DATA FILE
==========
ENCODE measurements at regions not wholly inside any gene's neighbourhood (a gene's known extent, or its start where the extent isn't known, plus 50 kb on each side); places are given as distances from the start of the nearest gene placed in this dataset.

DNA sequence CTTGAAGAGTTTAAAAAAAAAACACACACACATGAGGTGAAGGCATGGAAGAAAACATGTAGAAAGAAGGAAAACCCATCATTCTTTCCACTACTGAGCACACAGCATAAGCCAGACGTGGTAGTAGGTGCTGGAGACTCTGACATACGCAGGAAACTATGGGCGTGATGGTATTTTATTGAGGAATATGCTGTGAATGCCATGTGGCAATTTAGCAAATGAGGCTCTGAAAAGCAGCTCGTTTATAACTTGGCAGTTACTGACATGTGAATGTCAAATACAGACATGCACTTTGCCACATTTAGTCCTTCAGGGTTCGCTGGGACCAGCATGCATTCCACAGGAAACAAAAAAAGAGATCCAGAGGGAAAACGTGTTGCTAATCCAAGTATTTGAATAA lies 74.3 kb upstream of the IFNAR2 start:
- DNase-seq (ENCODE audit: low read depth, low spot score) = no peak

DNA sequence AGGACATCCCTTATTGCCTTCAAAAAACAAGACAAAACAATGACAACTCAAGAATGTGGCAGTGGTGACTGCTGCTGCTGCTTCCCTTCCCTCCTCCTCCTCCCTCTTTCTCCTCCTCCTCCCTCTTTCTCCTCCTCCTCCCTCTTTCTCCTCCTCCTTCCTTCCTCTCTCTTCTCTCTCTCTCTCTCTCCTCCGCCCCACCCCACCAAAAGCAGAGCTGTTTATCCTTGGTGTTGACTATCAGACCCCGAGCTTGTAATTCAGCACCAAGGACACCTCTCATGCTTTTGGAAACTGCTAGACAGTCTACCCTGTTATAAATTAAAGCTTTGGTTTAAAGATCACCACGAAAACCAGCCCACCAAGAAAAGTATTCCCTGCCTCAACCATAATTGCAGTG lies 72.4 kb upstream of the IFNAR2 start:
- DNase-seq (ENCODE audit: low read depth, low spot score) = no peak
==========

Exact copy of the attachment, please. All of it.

ENCODE measurements at regions not wholly inside any gene's neighbourhood (a gene's known extent, or its start where the extent isn't known, plus 50 kb on each side); places are given as distances from the start of the nearest gene placed in this dataset.

DNA sequence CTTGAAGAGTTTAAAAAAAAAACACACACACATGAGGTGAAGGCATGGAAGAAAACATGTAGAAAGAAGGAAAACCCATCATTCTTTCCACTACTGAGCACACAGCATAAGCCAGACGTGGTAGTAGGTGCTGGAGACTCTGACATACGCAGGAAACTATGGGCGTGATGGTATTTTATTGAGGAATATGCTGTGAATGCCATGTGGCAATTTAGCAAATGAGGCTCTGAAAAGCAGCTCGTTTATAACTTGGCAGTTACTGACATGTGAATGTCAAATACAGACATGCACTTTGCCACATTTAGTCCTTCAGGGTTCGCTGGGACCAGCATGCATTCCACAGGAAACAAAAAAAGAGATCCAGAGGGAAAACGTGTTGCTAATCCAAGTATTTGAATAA lies 74.3 kb upstream of the IFNAR2 start:
- DNase-seq (ENCODE audit: low read depth, low spot score) = no peak

DNA sequence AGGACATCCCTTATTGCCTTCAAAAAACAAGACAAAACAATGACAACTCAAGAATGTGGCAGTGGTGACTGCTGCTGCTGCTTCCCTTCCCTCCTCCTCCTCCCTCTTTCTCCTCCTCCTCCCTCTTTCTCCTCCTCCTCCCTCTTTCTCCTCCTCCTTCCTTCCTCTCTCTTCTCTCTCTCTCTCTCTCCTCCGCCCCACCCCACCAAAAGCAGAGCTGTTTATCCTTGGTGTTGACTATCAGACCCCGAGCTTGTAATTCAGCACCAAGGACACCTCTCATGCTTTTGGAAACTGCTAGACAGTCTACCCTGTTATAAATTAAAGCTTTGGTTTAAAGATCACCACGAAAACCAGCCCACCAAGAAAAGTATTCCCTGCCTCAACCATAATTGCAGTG lies 72.4 kb upstream of the IFNAR2 start:
- DNase-seq (ENCODE audit: low read depth, low spot score) = no peak